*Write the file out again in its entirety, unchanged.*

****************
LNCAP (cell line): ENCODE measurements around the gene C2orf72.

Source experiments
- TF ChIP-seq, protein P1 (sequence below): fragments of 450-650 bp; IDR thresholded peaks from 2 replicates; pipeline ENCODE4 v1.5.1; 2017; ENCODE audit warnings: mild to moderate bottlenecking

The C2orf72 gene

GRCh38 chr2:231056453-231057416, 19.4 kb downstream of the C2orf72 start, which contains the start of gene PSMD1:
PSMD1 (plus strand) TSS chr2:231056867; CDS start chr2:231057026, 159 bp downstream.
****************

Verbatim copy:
LNCAP (cell line): ENCODE measurements around the gene C2orf72.

Source experiments
- TF ChIP-seq, protein P1 (sequence below): fragments of 450-650 bp; IDR thresholded peaks from 2 replicates; pipeline ENCODE4 v1.5.1; 2017; ENCODE audit warnings: mild to moderate bottlenecking

The C2orf72 gene

GRCh38 chr2:231056453-231057416, 19.4 kb downstream of the C2orf72 start, which contains the start of gene PSMD1:
PSMD1 (plus strand) TSS chr2:231056867; CDS start chr2:231057026, 159 bp downstream.